Yes, you can fake your name. But this isn't about your name. It is about your identity. Google is imagining a world where you only have one identity at the core of everything. And they want to know that core: that beneath that nickname, there is someone who's interests they know based on your emails, searches, locations, friends, etc. Across all their platforms they want to treat you as a single person. Sure you can have multiple email accounts, multiple calendars, etc., but they want to know the person behind it all.

My computer cares not about who is behind all of the activities. But now your mobile phone that runs Android will signal to Google what you do; Gmail will signal what you do; when logged in, search will do the same, as will all the other products and services.

Google is doing this for two reasons. The first is obvious: they can better know what to advertise to you. This is not inherently a terrible thing, and they let you opt out if you want, or you can log out of some services if you like; and Google is notable for letting you have access to some of the data that they hold on you. It's not like they're a government and want to know everything about you, or create an ID card in order to monitor your activities.

Except, that this is the second reason: Google wants to be able to provide an ID card equivalent for the Internet. And there's a reason why.

Blame Facebook

Facebook has been quickly moving to establish itself as the ‘identity layer' for the internet. Want to log in to your favorite newspaper's website? You can of course create a username and ID, or you can use your Facebook account. Spotify has done this as well. By doing so, Facebook can become part of the transaction. And Facebook can also know what it is you're up to.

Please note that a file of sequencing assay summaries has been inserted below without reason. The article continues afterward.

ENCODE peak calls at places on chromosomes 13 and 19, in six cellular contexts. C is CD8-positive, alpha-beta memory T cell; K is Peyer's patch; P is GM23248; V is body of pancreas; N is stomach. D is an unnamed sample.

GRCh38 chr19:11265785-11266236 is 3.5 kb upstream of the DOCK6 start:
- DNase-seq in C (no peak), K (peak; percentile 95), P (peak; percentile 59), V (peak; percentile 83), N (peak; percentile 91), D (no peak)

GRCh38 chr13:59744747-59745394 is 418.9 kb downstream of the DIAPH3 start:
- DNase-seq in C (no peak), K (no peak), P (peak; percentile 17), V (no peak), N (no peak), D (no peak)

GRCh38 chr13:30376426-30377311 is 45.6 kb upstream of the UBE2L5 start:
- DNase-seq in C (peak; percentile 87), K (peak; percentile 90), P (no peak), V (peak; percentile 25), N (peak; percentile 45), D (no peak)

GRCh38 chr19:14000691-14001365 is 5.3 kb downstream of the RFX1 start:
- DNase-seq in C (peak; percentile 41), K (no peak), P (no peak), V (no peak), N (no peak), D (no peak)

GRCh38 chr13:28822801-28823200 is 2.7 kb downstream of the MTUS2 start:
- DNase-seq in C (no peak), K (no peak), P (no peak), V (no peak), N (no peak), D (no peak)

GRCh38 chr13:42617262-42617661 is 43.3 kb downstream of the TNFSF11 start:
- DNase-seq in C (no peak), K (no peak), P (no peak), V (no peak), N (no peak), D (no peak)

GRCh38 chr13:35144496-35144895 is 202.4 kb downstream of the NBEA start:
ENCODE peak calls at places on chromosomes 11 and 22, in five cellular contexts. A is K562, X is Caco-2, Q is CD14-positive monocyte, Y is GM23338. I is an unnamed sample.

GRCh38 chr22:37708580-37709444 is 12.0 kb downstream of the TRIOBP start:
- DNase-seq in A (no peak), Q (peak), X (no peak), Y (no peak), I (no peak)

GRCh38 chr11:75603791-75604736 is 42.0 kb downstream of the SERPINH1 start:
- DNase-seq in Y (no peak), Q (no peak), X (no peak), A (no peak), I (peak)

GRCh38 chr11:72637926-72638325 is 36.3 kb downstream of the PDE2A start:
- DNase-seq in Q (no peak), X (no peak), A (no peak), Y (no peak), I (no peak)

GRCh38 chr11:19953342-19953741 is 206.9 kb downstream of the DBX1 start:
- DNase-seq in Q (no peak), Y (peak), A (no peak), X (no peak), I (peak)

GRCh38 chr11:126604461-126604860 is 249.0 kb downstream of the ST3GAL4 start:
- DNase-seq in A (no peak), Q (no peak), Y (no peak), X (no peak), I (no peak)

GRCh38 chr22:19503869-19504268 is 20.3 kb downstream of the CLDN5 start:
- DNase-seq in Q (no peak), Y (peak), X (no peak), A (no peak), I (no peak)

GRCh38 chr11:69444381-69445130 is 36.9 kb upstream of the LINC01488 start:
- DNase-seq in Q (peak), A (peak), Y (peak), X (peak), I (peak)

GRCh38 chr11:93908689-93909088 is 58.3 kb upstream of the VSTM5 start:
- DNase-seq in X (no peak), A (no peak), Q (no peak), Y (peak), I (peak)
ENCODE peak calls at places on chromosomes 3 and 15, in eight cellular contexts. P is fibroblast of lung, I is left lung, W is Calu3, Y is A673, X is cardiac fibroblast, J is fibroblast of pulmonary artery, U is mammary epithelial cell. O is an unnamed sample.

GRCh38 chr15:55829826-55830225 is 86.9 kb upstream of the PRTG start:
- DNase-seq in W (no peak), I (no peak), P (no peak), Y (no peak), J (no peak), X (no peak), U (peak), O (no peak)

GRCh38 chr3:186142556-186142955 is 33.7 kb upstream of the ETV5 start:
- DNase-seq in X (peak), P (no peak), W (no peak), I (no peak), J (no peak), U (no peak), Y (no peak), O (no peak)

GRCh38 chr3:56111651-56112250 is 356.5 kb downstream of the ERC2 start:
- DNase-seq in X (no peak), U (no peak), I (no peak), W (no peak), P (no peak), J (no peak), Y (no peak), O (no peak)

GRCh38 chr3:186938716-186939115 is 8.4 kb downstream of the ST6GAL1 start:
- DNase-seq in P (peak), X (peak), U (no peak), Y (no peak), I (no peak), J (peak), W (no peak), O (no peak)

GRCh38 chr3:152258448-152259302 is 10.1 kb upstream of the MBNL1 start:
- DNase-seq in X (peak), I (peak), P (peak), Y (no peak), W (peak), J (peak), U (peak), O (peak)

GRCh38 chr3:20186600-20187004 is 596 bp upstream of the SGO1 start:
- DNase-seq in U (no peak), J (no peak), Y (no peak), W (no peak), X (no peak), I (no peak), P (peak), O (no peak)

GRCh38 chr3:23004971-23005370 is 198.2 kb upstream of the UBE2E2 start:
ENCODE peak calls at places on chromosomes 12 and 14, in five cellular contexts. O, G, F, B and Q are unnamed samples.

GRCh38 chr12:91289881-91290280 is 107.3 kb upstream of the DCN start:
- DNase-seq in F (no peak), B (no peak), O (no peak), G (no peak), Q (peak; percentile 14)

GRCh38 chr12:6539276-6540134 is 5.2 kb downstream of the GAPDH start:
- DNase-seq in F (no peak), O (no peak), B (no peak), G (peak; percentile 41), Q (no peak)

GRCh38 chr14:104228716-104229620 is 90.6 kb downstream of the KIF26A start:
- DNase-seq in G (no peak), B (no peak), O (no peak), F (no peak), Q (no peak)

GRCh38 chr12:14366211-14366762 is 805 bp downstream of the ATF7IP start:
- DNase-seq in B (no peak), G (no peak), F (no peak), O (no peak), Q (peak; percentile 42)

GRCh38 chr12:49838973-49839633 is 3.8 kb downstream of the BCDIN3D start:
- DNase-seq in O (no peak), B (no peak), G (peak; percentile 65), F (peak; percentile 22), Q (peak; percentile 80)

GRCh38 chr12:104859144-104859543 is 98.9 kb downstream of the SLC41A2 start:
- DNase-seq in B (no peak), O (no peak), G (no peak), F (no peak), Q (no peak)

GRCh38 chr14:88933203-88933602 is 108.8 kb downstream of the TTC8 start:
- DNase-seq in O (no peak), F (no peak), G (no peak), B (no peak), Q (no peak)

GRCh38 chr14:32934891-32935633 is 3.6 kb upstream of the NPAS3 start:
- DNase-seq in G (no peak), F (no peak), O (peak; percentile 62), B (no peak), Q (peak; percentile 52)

Facebook does want to know your name. And it will boot you off for not giving the right one. And Facebook believes anonymity is bad. This is because they want to advertise to you, and to know you. And they want to make billions of dollars doing so. Governments may be keen to identify internet users, but Facebook is actively changing the rules of the internet, for their own purposes.

Google wants some of this pie. After all, it can better know you for advertising purposes if it is involved in your interactions outside of Google's services. Sure they know your email use, and your mobile phone usage; but they don't quite know your wider use of the internet on domains they do not own. But if they were part of the authentication process, they could know ever more about you.

Optimism?

The most amusing thing is that 12 years ago Microsoft tried the same thing with its Passport. They wanted to hold on to all the keys for all your accounts, to make life easier for you. But nobody, for good reason, trusted Microsoft. How did Microsoft respond? They went off and started to do some fascinating research and product development on novel identity systems that empowered users, allowed multiple identities, selective disclosure, and resisted models where powerful central bodies oversaw all transactions.

But Microsoft knows best how to kill off good products, and so nothing much has happened with all that great research and development. This is where Google, if it is as smart as we all believe it is, can succeed: develop an online identity environment where there is no one central God overlooking every transaction, playing the role of authenticator in chief.

Unfortunately, so long as two of the enfants terrible of Internet privacy compete against each other for revenues and control, we'll have to watch from the sidelines as bad ideas are embedded into key internet services and labelled as ‘innovation'. And in today's environment, we can't question innovation.
 

This post was previously published on FlipTheMedia.